“St. Francis Alter Piece” Berlinghieri, de-emphasis on human form, proto-renaissance, Stigmata, miracle preformed to heal legs, Italy
“Jesus on the Cross” Berlinghieri, Italy, not a crucifixion, virgin mary and st. John present, eagle, ox, lion and angel represent the apostles
“Madonna Enthroned with Angels and Prophets” Cimabue. Proto-renaissance, Florence. Everything is flat, maesta, doesn’t have weight that occupies space in a realistic way
“Madonna Enthroned” Giotto. Proto-renaissance, Florence, Mary has weight and occupies space, chiaroscuro, actually baby used as model
“Flight into Egypt” Arena Chapel, Giotto, Florence, proto-renaissance, fresco paintings, strong centralized image which is important in renaissance art, use of line is to keep focus on Mary and Jesus
“The Crucifixion of Jesus” Giotto, Arena Chapel, proto-renaissance, Florence, fresco, Jesus is dead, ground cracked open and skull is shown to denote judgement day, Man with halo gave Mary a tomb for jesus
“Entry into Jerusalem” Giotto, Arena Chapel, proto-renaissance, florence, fresco, shows humanism with man getting shirt stuck over head, placing clothes down for donkey to walk on
“Entry into Jerusalem” Duccio, Sienna, less emphasis on humanism, yearbook stacking of people
“Lamentation” Arena Chapel, Giotto, Florence, buon fresco, presence of boldly foreshortened angels, Pietá, Giotto’s characters show convincing human emotions
“Maesta” Duccio, Sienna, overlapping used to show depth, softening of figures and showing of individualized face of four saints kneeling, folds of garments fall and curve loosely, proto-renaissance
“Betrayal of Jesus” Duccio, Siena, Peter cuts off ear, background with rock formation is traditional, bodies have mass, chiaroscuro, draperies are convincing, figures reaction to central event, humanism is shown, proto-renaissance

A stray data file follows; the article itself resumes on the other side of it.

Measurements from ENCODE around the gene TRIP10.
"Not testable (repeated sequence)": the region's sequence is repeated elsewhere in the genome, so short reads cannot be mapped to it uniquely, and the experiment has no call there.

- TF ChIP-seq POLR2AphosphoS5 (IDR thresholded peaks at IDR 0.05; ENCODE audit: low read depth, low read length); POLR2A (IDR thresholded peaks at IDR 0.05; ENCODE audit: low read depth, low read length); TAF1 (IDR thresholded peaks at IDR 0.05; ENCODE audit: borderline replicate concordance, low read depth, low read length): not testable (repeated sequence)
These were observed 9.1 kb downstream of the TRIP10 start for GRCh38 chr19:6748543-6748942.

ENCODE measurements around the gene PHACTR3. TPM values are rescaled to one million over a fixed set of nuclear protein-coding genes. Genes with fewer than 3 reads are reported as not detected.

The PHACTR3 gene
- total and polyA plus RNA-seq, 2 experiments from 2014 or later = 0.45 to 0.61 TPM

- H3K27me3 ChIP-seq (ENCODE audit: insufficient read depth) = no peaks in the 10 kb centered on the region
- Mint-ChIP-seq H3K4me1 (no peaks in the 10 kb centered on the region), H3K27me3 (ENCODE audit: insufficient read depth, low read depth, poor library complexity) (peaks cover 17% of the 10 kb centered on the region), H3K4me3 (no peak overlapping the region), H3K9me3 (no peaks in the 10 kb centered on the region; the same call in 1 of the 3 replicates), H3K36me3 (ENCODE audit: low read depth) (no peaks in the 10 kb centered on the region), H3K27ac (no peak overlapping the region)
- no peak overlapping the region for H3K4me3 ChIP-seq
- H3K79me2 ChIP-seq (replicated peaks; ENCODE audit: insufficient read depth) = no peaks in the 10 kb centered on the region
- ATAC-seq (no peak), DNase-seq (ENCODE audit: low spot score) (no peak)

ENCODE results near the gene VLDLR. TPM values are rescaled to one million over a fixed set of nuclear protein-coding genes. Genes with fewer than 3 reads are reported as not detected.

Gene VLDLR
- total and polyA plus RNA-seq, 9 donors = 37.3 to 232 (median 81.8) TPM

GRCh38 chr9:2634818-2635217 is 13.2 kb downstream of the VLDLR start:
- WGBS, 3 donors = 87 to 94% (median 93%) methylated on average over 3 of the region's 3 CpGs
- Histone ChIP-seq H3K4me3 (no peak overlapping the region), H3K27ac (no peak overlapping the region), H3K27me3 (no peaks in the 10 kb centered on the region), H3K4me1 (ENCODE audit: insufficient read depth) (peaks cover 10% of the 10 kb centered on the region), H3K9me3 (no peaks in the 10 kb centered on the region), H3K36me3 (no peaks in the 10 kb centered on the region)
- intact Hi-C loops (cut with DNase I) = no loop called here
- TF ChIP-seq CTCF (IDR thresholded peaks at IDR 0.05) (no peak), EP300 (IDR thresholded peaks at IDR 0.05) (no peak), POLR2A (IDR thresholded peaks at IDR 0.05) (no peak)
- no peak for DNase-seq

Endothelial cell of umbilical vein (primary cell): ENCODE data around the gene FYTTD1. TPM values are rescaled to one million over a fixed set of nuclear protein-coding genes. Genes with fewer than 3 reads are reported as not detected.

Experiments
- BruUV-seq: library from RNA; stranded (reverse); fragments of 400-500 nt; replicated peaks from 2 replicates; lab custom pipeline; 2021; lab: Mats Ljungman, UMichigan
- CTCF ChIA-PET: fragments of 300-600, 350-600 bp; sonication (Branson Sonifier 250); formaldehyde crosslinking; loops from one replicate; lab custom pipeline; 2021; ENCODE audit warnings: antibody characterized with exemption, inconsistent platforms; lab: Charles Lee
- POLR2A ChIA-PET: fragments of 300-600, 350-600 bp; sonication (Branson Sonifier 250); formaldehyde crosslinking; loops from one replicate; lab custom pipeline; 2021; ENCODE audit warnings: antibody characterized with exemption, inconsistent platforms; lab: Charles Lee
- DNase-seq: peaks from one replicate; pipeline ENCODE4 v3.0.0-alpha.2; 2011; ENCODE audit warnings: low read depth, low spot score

“Annunciation” Martini, Siena, Gabriel telling mary, lilies between them, weightless figures, spaceless settings, wings still beating, gold gown because he came from heaven, mary looks worried
“Effects of Good Government in the City” Ambrogio Lorenzetti, secular, represents the turbulent politics during the time, proto-renaissance
“Birth of the Virgin” Pietro Lorenzetti, Siena, proto-renaissance, middle class house in Siena displayed
“The Florentine Duomo” Florence Cathedral, bell tower is uniquely italian, Giotto designed bell tower, Brunelleschi is architect of dome who wanted a hemisphere but ended up with an elliptical double shell dome because of preexisting structure.
“Ghent Altarpiece” Closed, Hubert and Jan van Eyck, Flemish (Flanders/Belgium), anunication scene on top, Mary’s purity denoted with copper kettle and niche separating her and gabriel, dove=holy spirit, white cloth also denote purity. On bottom, two figures in white are saintly and in red are donors, fur collar suggesting wealth.
“Ghent Altarpiece” Open, Hubert and Jan van Eyck, Flemish (Flanders/ Belgium), lamb ontop of alter symbolizes sacrifice of jesus, angels holding crown of thorns and nails is symbolism of the passion, skirt of blood from the lambs breast to a chalice symbolizing the body and blood of christ. transubstantiation takes place (bread and wine). Jesus is wearing red to connect to the sacrifice, jesus is wearing the papal tiara. Mary is reading a book as if at annunciation. John the Baptist is at his right (his death was seen as a pre warning of jesus’). Detailed and individualized portraiture typical in Flemish portraiture.